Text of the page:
feel even more at a loss: at a diagnostic of intersubjectivity (Trevarthen, important key to outcome. The paradox
level this is when we enter the area of 1974) a different picture emerges. in the two types of assessment described
‘personality disorder’. Intersubjectivity can be understood is that although the objective mode is

 PSYCHOTHERAPY IN AUSTRALIA • VOL 11 NO 4 • AUGUST 2005


based on making discriminations and form and the potential is there for this 1985; Meares, 2000; Meares, 2005) and
distinctions, the notion of ‘self’ is left out to be recognized and elaborated. What is also notable for including a self that
and dismissed as ‘subjective’: hence in needs recognition for the therapist is the extends beyond the individual, the ‘social
this account all selves are the same and self of the other, and what constitutes self’ (James, 1890). In development
there is a failure to recognize ‘difference’ our work is the journey we make with those parts of the environment that are
in this field. The empathic mode, on that self. The capacity of the therapist familiar will become associated with
the other hand, is based on a primary that may be crucial to fitness for the a sense of self that extends beyond the
recognition of sameness, of common journey is not necessarily ‘expertise’ but bounds of the organism: the world
humanity that can be felt and expressed. rather what Keats termed a ‘Negative that is experienced with a ‘warmth and
familiarity’ that allows it to be owned
... we are told that, whereas people with illness as part of the self. Later this might be
expressed by the person as ‘my world’,
usually present themselves because they are that which is felt to be ‘mine’. The ‘social
self’ is the sense of self constituted by
experiencing suffering, people with personality the estimations of others, the extent that
we have become ‘held’ inside other’s
disorder often present because of the suffering minds. With the development of stranger
anxiety in the first year of life it might
they cause to others. Inherent in such a view be said that the infant begins a further
differentiation between ‘my world’ (‘my
is a lack of recognition of the suffering of the people’) and the ‘not-my world’ (‘not-my
people’).
person with the ‘personality disorder’. To a large extent this form of
distinction is reinforced by parents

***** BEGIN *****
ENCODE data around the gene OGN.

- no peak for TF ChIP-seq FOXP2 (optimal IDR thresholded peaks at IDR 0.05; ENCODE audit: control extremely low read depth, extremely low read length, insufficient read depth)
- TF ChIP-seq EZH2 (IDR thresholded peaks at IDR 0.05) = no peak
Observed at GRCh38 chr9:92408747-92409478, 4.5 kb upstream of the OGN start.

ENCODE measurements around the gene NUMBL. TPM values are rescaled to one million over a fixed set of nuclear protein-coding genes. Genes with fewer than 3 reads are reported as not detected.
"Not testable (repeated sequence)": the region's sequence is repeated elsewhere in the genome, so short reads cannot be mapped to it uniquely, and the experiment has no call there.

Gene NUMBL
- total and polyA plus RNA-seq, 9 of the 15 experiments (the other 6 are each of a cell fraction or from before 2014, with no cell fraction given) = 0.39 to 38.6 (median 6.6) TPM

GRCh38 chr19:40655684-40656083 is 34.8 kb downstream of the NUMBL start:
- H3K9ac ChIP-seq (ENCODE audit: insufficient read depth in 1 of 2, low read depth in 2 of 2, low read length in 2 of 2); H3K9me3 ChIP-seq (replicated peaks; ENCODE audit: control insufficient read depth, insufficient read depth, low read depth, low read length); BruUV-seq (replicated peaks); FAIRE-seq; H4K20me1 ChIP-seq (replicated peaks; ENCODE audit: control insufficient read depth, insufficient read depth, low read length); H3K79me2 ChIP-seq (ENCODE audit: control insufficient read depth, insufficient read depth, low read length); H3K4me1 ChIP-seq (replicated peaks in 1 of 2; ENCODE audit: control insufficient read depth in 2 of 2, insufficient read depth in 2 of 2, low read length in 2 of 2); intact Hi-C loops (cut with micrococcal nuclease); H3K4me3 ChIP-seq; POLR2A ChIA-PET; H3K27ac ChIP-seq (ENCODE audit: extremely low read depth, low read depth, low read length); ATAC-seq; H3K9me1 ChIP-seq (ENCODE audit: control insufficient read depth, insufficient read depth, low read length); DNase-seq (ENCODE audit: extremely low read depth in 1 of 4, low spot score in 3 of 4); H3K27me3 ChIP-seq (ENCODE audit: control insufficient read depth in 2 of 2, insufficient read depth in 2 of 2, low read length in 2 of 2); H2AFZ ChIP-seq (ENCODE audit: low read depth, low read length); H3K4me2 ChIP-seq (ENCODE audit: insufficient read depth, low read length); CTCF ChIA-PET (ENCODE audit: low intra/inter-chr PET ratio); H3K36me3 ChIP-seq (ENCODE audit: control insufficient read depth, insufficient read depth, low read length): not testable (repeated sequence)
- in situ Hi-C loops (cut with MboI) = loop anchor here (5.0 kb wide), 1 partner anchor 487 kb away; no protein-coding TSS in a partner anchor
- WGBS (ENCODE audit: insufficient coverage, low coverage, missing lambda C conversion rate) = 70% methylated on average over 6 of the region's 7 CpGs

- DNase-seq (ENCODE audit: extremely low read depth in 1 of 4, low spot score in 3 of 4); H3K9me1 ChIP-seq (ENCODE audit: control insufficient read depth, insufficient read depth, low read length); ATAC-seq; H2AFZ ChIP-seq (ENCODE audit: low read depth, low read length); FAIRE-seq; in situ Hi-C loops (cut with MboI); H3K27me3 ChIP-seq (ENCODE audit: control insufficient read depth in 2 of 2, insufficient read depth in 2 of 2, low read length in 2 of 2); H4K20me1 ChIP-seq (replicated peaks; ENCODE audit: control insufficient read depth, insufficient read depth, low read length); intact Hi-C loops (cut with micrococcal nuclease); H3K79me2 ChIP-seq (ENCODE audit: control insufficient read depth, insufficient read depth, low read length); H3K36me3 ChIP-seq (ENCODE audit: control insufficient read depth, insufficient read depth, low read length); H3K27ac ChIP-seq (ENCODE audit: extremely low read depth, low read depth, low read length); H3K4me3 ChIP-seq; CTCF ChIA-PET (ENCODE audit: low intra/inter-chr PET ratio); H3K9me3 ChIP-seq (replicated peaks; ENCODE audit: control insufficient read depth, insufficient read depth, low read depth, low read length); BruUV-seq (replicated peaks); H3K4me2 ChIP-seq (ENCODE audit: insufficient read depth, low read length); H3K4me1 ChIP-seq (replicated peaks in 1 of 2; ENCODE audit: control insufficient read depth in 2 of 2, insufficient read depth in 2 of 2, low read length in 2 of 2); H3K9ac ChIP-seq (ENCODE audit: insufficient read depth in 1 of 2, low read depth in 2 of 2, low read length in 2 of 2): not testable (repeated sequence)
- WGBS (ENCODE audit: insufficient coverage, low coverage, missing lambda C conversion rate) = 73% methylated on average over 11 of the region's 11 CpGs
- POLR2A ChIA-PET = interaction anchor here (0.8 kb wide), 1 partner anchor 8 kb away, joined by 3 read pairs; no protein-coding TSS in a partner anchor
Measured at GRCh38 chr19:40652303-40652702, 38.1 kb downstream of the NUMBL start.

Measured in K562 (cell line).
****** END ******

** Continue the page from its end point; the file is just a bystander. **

However when we allow ourselves an Capability’... ‘when man is capable of and more generally by the culture:
intersubjective meeting point, or in other being in uncertainties, mysteries, doubts, it is considered essential for the
words to know the other as person or self, without any irritable reaching after fact developing child to be able to make this
what we meet is ‘difference’ : we find that and reason’ (Keats, 1818). differentiation in order to keep safe from
no two subjectivities are alike and we William James considered that the those with unknown or questionable
may find profound differences in world first, and greatest, distinction made in intent towards the child. In many cases
view and experience that can challenge the mind is between ‘me and not-me’ (we the cost may be that such distinctions
us at a deep level. might say, ‘self ’ and ‘not-self ’) (James, become cemented as discriminations
Making a distinction between primary 1890). His work is seminal to the concept and prejudices against those who strike
and secondary intersubjectivity may help of self employed in the Conversational us as different or in some way strange.
us prepare for one form of this challenge. Model of Meares and Hobson (Hobson, We no longer live in societies where it
Primary intersubjectivity refers to the
reciprocal interactive ‘dance’ within the
therapeutic relationship, that involves
attunement and responsiveness to the
other (Gallagher, 2005). ‘The defining
feature of secondary intersubjectivity is
that an object or event can become a focus
between people. Objects and events can be
communicated about…’ (Hobson, 2002).
In the former the dyadic relationship is
central and there is a relative absence of
any consciousness of any external reality.
In the latter there are both dyadic and
triadic forms of relatedness and a sense
of space.